Last week, we met toddler Jesus alongside the magi.
Today, the lectionary takes us over to the gospel of John and forward about 28 years, to the point when Jesus is just beginning his public ministry. We’ve already met John the Baptist, who called Jesus “the Lamb of God, who takes away the sins of the world!” Jesus has been baptized in the Jordan River, and at that moment, the heavens opened and the Holy Spirit descended, and the voice of God was heard saying “this is my Beloved Son, with whom I am well pleased.”
That’s where we pick up the story.
Scripture: John 1:35-51
The next day John again was standing with two of his disciples, and as he watched Jesus walk by, he exclaimed, ‘Look, here is the Lamb of God!’The two disciples heard him say this, and they followed Jesus. When Jesus turned and saw them following, he said to them, ‘What are you looking for?’ They said to him, ‘Rabbi’ (which translated means Teacher), ‘where are you staying?’ He said to them, ‘Come and see.’ They came and saw where he was staying, and they remained with him that day. It was about four o’clock in the afternoon. One of the two who heard John speak and followed him was Andrew, Simon Peter’s brother. He first found his brother Simon and said to him, ‘We have found the Messiah’ (which is translated Anointed). He brought Simon to Jesus, who looked at him and said, ‘You are Simon son of John. You are to be called Cephas’ (which is translated Peter).
The next day Jesus decided to go to Galilee. He found Philip and said to him, ‘Follow me.’ Now Philip was from Bethsaida, the city of Andrew and Peter. Philip found Nathanael and said to him, ‘We have found him about whom Moses in the law and also the prophets wrote, Jesus son of Joseph from Nazareth.’ Nathanael said to him, ‘Can anything good come out of Nazareth?’ Philip said to him, ‘Come and see.’ When Jesus saw Nathanael coming towards him, he said of him, ‘Here is truly an Israelite in whom there is no deceit!’ Nathanael asked him, ‘Where did you come to know me?’ Jesus answered, ‘I saw you under the fig tree before Philip called you.’ Nathanael replied, ‘Rabbi, you are the Son of God! You are the King of Israel!’ Jesus answered, ‘Do you believe because I told you that I saw you under the fig tree? You will see greater things than these.’ And he said to him, ‘Very truly, I tell you, you will see heaven opened and the angels of God ascending and descending upon the Son of Man.’
Particularly in the gospel of John, there’s something about Jesus. Those who know who he is can’t stop talking about him, and those who don’t are either curious or defensive, drawn toward or away depending on whether they perceive him as a leader or a threat. Someone who elicits that sort of immediate, perhaps visceral reaction, is bound to cause a bit of a ruckus. We encounter very few, if any, people in the gospels who encounter Jesus and say “meh.”
In just these 16 verses, Jesus of Nazareth is given seven different names or titles:
- Lamb of God
- The one about whom Moses and the prophets wrote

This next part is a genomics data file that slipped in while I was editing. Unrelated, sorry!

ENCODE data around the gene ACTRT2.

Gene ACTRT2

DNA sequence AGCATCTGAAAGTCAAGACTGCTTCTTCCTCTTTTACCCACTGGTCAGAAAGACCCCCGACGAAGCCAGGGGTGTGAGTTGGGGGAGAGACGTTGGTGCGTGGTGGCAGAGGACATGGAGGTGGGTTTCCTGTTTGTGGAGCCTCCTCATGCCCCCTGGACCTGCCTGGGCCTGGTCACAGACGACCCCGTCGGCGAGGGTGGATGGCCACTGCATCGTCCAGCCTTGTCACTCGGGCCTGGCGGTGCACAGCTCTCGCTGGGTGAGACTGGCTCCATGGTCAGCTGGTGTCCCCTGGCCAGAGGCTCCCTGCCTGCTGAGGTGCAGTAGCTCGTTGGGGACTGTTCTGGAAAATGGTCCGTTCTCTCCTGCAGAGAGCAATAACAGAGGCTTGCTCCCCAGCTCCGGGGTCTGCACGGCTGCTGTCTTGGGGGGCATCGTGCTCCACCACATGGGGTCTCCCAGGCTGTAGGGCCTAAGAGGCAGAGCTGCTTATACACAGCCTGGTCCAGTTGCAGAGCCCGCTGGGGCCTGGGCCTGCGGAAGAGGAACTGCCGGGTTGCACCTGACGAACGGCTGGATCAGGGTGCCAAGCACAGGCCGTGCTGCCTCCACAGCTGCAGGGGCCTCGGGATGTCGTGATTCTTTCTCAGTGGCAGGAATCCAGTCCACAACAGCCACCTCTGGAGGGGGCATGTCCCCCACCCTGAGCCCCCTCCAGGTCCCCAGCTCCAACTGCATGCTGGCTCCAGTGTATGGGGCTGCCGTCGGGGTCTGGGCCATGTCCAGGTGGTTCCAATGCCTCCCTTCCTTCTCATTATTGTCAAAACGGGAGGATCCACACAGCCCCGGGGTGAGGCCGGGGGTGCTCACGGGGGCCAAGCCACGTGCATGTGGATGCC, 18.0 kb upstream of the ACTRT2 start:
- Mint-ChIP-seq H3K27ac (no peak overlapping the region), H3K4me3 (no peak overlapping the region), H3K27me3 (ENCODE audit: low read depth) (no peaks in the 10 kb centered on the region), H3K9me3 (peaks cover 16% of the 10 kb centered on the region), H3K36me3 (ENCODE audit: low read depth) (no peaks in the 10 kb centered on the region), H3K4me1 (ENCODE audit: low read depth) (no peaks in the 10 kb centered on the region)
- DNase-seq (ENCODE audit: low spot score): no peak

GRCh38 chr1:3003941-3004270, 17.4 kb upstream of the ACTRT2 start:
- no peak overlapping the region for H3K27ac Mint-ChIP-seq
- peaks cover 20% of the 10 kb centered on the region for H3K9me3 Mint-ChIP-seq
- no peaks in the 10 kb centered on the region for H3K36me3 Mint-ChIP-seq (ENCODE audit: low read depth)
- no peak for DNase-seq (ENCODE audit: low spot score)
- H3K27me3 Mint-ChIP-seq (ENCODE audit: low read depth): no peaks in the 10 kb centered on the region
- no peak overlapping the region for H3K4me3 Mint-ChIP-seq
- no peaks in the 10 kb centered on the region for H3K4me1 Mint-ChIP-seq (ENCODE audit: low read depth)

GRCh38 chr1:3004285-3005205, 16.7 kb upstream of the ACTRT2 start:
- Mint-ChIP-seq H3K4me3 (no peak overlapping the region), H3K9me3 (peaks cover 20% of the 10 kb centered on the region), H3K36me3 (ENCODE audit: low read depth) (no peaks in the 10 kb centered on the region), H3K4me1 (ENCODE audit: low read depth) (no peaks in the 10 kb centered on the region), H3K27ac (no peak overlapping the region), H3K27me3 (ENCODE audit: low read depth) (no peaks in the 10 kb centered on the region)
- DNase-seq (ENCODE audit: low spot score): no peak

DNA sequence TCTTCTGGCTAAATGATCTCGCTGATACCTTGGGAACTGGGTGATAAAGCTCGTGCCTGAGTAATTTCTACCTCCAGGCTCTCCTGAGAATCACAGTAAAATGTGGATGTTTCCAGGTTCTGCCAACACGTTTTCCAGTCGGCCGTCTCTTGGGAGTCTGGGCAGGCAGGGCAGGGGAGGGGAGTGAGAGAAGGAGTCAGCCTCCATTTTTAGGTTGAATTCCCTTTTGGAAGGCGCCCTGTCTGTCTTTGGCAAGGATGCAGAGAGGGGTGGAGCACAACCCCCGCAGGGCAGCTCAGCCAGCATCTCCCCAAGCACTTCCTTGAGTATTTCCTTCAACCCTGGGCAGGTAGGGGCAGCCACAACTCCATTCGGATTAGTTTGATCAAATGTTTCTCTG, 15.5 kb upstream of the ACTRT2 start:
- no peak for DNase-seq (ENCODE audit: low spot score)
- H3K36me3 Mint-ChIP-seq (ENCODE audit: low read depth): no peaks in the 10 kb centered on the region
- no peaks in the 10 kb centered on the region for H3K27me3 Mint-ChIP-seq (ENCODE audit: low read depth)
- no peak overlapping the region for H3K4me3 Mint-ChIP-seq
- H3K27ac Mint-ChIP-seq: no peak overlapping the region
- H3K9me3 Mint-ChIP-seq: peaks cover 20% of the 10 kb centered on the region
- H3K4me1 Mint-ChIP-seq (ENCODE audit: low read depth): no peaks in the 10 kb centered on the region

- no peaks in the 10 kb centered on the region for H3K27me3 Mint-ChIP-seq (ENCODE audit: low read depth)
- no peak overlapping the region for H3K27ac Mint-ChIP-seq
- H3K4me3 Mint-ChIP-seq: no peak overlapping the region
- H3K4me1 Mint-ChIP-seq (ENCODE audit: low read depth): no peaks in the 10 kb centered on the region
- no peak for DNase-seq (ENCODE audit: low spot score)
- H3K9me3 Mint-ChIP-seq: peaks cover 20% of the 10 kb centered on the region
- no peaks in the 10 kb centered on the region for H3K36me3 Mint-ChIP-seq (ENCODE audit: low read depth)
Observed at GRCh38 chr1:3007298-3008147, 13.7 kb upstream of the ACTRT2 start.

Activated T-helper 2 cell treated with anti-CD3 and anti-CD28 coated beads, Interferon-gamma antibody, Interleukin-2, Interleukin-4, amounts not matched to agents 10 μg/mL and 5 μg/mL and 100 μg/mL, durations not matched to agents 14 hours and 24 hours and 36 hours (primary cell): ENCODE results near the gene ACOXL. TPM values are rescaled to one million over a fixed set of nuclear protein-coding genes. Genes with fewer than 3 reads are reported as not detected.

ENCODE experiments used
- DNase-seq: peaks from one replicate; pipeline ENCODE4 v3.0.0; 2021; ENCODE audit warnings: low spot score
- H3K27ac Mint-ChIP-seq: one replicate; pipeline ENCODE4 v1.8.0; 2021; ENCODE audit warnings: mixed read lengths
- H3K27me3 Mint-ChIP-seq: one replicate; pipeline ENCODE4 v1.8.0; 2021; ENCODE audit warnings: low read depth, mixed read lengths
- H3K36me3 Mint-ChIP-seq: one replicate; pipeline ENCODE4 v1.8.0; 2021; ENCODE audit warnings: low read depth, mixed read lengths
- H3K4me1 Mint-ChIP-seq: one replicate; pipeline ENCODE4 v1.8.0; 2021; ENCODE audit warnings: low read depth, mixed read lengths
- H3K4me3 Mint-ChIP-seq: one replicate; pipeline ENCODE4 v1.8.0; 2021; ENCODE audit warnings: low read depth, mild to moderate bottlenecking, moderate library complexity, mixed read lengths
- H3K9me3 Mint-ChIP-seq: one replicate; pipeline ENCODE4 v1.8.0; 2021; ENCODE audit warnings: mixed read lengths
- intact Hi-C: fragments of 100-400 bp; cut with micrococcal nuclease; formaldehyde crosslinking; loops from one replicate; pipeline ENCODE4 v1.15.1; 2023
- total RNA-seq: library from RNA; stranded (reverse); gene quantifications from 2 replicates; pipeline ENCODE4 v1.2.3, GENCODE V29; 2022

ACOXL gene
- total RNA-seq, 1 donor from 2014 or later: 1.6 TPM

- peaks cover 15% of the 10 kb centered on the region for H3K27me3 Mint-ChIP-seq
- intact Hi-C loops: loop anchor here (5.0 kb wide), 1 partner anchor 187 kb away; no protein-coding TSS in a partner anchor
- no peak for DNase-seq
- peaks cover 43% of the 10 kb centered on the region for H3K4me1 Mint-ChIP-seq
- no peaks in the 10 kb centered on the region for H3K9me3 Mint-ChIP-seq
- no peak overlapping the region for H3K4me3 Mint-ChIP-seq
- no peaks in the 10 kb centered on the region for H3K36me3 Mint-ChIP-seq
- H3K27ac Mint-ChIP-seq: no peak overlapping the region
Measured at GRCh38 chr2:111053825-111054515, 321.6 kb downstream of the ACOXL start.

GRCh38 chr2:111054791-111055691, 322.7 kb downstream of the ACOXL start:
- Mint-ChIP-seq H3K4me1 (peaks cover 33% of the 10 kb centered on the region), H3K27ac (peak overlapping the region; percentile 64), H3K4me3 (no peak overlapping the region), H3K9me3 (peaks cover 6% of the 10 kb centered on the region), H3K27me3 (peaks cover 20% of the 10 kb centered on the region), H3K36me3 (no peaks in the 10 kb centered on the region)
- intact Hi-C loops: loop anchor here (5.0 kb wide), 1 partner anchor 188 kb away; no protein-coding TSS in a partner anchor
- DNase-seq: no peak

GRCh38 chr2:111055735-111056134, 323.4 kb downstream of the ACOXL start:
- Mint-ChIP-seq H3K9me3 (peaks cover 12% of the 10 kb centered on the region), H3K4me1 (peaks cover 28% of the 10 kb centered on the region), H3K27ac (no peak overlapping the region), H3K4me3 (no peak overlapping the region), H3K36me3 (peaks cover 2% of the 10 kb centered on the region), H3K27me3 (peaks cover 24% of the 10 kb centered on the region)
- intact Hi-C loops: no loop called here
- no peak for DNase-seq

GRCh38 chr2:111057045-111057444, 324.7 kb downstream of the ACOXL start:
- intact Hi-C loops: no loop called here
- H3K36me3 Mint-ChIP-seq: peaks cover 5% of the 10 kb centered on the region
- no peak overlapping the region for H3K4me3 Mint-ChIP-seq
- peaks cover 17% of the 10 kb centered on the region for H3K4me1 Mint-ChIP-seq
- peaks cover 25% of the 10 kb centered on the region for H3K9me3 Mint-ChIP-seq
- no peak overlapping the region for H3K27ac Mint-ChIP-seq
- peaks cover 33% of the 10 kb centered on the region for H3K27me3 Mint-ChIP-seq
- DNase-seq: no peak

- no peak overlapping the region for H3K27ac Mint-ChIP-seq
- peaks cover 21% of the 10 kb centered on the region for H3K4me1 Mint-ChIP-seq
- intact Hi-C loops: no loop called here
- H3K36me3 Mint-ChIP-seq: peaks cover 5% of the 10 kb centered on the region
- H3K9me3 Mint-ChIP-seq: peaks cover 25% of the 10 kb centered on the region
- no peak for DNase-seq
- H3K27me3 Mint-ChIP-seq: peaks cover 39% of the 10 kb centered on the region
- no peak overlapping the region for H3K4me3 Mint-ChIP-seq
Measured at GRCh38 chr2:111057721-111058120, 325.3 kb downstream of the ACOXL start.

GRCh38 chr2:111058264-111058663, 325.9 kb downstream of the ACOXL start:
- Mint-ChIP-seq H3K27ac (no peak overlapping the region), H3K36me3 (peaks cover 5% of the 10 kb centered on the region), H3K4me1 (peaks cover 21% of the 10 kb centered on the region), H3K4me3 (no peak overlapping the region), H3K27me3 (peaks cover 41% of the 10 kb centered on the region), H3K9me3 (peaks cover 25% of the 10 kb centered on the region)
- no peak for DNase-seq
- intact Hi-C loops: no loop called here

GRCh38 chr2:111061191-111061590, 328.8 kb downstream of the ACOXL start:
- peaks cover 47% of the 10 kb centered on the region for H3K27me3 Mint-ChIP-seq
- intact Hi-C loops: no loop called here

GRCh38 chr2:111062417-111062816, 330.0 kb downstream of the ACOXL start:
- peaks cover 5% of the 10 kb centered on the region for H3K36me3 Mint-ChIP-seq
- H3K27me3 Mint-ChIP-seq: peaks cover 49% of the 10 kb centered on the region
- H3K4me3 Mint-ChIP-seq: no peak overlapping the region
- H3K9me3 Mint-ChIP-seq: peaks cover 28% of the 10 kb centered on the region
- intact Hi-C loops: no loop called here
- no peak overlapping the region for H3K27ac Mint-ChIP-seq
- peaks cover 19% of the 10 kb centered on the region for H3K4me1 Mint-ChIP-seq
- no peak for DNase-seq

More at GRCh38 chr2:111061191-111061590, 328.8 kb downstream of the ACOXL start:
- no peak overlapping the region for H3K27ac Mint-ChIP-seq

- Son of God
- King of Israel
- Son of Man.
We know this is important because John takes the time to translate the Hebrew/Aramaic words for ‘rabbi’ and ‘Messiah’ into Greek—ensuring that their meaning, not just the words themselves, would be understood. The gospel writer is driving this question home: who is Jesus, and why is he here?
At the same time, however, John is introducing a new question: who is following him, and why?
Only one of those names/titles is spoken by Jesus himself: ‘Son of Man,’ which is how he refers to himself throughout the gospels. The rest are offered by the rest of this revolving cast of characters: John, Andrew, the other unnamed disciple, then Phillip and Nathanael.
None of these people encounter Jesus in the same way—some decide on their own to follow him, others are called away from their ‘normal’ lives to follow, and a couple need to be convinced.
Andrew, the Seeker, is already seeking God in a different way alongside John the Baptist, and he leaves to follow Jesus, whom he believes to be the Messiah—the long-awaited shepherd king who would restore Israel.
Simon, the Rock, seems willing to take Andrew’s word for it and comes to follow, too.
Phillip, whom I would love to call the Accidental Disciple, even if I’m not sure it’s true, is just going about his business when Jesus finds him and calls him to follow—and then, he goes to convince his friend Nathanael to come along, too.
Nathanael is the Skeptic, who needs some prodding, some cajoling, to come and meet Jesus—but once he does, he’s all in.
Where do you find yourself in this story?
Are you John the Baptist, trying desperately and loudly to point others to Jesus?
Are you Andrew, curious enough to follow and bold enough to tell someone else?
Are you Simon, willing to trust someone else’s understanding of Jesus until you come into your own?
Are you Phillip, surprised by Jesus, but willing to follow anyway?
Or, are you Nathanael, who needs some convincing, but might be willing to trust once you’ve seen?
On the other hand, are you maybe feeling more like that unnamed disciple who follows Jesus, but doesn’t seem to say a word about it to anyone else?
It’s easy to skim through this chunk of the gospels—it seems like we’re just accumulating disciples and establishing early that folks thought Jesus was the Messiah. There are much more exciting things in the next few chapters.